Federal workforce safety officials recently announced nearly $1.5 million in proposed penalties against a Massachusetts drain cleaning company -- the first such violations to be publicized since President Donald Trump took office.
The Occupational Safety and Health Administration frequently issued press releases regarding major workforce safety violations and fines during the Obama and Bush administrations, but the practice stopped shortly before the January inauguration.
Industry groups and some Republicans suggested that the public announcements only served to "shame" employers, while reports speculated that OSHA could receive unusual attention from the Trump administration due to the president's past run-ins with the agency.
Earlier this month, however, the agency announced fines against Atlantic Drain Service Co. after two of its workers were killed in October.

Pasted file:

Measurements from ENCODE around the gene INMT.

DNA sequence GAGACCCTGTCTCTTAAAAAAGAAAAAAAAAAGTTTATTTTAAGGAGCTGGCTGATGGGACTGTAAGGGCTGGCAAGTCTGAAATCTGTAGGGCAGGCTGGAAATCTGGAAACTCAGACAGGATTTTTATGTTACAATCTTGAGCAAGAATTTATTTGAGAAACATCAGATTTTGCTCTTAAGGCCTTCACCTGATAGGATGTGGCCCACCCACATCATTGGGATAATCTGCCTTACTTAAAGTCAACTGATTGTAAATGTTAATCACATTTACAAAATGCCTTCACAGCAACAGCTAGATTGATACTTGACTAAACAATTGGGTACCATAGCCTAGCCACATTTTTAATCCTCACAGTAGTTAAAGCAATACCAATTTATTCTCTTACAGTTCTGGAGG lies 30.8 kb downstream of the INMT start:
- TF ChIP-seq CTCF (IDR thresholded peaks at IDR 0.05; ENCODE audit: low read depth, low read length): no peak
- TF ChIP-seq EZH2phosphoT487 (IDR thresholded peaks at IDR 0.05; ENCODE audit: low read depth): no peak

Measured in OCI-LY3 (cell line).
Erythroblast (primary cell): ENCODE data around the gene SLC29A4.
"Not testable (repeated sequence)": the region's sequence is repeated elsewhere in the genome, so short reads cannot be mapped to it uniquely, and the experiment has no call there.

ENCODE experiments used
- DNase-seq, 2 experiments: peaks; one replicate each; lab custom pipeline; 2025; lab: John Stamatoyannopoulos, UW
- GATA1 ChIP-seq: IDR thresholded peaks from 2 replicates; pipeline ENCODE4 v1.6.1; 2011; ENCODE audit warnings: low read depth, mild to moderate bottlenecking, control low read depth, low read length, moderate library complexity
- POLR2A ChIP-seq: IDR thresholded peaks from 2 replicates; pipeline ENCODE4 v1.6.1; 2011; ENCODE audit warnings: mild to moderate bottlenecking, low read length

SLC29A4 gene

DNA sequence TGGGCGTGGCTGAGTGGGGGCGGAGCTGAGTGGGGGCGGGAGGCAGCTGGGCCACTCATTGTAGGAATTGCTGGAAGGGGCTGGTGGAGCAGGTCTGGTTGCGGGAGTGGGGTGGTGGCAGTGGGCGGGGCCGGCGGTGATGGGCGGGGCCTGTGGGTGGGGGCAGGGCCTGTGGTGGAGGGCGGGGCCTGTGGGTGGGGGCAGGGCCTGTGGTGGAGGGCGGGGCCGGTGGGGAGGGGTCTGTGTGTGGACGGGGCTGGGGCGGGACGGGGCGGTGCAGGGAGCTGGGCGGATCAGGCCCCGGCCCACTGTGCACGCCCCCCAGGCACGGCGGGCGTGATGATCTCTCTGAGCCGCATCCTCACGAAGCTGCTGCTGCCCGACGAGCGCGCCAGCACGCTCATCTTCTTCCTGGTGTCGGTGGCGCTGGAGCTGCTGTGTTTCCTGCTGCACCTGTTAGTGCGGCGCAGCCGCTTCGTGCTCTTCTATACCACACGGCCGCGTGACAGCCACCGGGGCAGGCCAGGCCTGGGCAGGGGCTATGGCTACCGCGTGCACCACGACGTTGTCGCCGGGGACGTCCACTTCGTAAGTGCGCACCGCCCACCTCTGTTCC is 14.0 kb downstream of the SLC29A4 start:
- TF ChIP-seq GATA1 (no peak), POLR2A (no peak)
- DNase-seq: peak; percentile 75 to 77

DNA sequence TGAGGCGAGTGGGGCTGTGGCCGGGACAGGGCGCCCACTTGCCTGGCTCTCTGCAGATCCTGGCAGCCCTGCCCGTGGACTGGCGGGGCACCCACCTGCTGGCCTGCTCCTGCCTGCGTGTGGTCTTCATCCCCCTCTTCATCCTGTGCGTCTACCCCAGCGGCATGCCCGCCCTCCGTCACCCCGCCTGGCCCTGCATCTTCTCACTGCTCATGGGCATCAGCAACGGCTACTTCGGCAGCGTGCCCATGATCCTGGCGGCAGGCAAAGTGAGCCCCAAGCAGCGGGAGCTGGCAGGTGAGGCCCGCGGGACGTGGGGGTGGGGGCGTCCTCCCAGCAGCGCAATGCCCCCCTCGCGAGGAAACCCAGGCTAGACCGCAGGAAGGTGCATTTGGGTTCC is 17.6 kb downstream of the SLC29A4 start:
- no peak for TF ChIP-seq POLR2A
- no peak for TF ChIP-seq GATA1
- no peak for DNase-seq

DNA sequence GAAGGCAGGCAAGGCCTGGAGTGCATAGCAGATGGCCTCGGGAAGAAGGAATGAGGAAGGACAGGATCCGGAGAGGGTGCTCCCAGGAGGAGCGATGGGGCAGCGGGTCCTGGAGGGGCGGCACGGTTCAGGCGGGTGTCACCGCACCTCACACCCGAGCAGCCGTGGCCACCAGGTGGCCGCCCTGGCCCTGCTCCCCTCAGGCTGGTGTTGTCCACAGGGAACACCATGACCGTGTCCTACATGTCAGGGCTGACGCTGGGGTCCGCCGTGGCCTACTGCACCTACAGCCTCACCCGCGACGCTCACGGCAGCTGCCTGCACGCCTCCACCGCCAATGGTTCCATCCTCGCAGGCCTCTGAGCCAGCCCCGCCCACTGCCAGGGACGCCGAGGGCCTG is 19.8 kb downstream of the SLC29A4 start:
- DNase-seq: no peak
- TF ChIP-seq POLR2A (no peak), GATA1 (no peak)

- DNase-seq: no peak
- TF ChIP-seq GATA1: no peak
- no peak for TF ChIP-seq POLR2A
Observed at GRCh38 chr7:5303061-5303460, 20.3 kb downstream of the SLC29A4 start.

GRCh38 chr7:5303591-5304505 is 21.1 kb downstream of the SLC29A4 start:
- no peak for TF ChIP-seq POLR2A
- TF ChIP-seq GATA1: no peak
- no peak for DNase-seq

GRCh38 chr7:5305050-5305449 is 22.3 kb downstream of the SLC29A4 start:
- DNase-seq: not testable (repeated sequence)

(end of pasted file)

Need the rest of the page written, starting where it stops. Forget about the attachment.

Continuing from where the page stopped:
Robert Higgins and Kelvin Mattocks were working in a trench in Boston when it collapsed and filled with water almost instantly.
OSHA officials said that the company failed to provide safeguards in the trench and did not properly train workers regarding how to spot potential dangers.
The agency levied a total of 18 citations against Atlantic Drain Service and noted that the company was previously fined in 2007 and 2012.
"The deaths of these two men could have and should have been prevented," OSHA New England regional administrator Galen Blanton said in the statement. "Their employer, which previously had been cited by OSHA for the same hazardous conditions, knew what safeguards were needed to protect its employees but chose to ignore that responsibility."
Blanton added that the agency hoped to emphasize the potentially "catastrophic consequences" of trenching hazards to all employers -- which echoed arguments from a former OSHA official under the Obama administration that press releases served an important purpose.
"Instead of a citation just affecting the company that was cited, a strong press release will impact other companies in the same geographic area, as well as companies in the same industry," wrote Jordan Barab, the former second-in-command at OSHA who vowed to publicize agency citations if the agency chose not to do so.